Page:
Related Sketchnotes/Posts at QAspire.com

Social Mindset: A Key to Engaging People

It is more than obvious now that the way people feel about their workplace has direct material impact on performance of the business. This simple equation gets even more complex when we think of forces that are fundamentally changing how we work. Our workplace conversations today are dominated by topics like increasing globalization, economic uncertainties, automation, disruptive innovations, social technologies, generational shifts, mobility, people analytics, gig economy and such.

Newer generations at workplace demand different experiences and therefore, organizations are challenged constantly to move beyond traditional engagement programs and think of engagement more holistically. There is plenty of conversation happening today around moving from employee engagement to employee experience, role of design thinking in driving people experiences and creating a differentiating employer brand experience.

These are all worthy topics to take the conversation of talent engagement forward but I think that none of this will be effective in engaging talent unless we address something very fundamental underlying all of these ideas. We live in social, hyper-connected and super-transparent world and therefore, adopting a “social mindset” is and will remain a killer app for engaging people.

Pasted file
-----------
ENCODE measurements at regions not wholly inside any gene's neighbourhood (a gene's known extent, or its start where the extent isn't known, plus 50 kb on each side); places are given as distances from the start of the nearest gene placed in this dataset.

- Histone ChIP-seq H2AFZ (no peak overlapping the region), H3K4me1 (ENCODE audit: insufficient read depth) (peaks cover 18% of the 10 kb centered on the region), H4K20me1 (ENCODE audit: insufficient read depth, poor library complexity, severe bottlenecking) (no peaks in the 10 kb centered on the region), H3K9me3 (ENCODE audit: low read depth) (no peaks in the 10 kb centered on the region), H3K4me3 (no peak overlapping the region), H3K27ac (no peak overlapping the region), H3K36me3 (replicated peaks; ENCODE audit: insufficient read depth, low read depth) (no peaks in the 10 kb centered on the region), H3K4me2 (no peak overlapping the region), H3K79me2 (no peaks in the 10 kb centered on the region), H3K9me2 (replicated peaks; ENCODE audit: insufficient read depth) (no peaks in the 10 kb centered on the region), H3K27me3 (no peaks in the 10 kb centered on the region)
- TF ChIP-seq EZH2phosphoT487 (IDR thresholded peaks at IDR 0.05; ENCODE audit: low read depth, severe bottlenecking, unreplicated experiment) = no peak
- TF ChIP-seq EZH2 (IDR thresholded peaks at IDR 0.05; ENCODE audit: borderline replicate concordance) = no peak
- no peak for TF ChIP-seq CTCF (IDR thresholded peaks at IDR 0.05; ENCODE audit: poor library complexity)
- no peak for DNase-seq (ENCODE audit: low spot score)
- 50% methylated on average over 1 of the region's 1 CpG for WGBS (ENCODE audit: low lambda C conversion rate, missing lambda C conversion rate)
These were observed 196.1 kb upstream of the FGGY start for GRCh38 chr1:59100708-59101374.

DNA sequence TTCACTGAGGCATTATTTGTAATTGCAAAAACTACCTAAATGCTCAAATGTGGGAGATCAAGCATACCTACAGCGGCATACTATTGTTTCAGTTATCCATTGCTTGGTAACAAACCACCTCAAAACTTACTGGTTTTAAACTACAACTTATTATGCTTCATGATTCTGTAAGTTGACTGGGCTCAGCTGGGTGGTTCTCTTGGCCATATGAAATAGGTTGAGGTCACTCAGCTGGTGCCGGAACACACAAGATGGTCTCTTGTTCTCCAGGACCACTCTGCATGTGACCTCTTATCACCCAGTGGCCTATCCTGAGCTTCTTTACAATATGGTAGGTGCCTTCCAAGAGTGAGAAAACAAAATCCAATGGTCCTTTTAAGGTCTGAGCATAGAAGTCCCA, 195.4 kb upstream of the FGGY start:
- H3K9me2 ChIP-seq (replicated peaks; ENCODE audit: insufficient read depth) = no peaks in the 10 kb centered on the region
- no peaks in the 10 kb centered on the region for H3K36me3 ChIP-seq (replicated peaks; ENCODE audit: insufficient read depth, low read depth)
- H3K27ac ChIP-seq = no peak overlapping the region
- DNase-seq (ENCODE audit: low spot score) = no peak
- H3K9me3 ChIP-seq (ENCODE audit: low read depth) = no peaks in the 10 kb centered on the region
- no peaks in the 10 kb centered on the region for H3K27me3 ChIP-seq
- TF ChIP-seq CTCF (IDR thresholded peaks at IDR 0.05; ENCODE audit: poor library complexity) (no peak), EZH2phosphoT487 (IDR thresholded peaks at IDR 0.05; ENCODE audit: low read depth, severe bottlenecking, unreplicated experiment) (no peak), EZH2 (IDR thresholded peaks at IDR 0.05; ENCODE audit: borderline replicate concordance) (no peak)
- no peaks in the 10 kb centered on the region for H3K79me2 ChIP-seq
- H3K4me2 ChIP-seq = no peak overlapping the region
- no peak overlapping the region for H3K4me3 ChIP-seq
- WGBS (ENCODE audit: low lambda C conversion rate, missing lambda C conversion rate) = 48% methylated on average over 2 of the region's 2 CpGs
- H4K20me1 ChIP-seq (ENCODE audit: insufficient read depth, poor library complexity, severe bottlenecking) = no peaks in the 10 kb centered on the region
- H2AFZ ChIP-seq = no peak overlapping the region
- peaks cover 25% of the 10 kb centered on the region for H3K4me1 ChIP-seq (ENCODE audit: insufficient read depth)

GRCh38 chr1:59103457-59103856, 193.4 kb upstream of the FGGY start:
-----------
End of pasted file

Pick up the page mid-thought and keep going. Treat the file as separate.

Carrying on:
Social mindset is about focusing on people more than focusing on process and having a belief that magic happens when:

  • We create ecosystems where good people can thrive
  • People are aligned to purpose and are clear about how their work contributes to larger objectives
  • People have tools and communities to learn what they want to learn and when they want to learn
  • Leaders play an active role in building ecosystems for high performance

Real engagement happens when we focus, not on generating engagement, but doing right things that increase human engagement.

To be able to adopt a social mindset, leaders need to be equipped with deep understanding of how social, networked and self-evolving structures work. Only then can organizational leaders facilitate effective engagement of talent to meet organizational objectives. This is conversation that goes way beyond HR teams focusing narrowly on “employee engagement programs”. This is a more holistic conversation, and one that really engages talent by integrating work design, culture, rewards, learning and career development to deliver superior employee experience. Let us take a deeper look at how social mindset enables each of these and what it means in practical terms: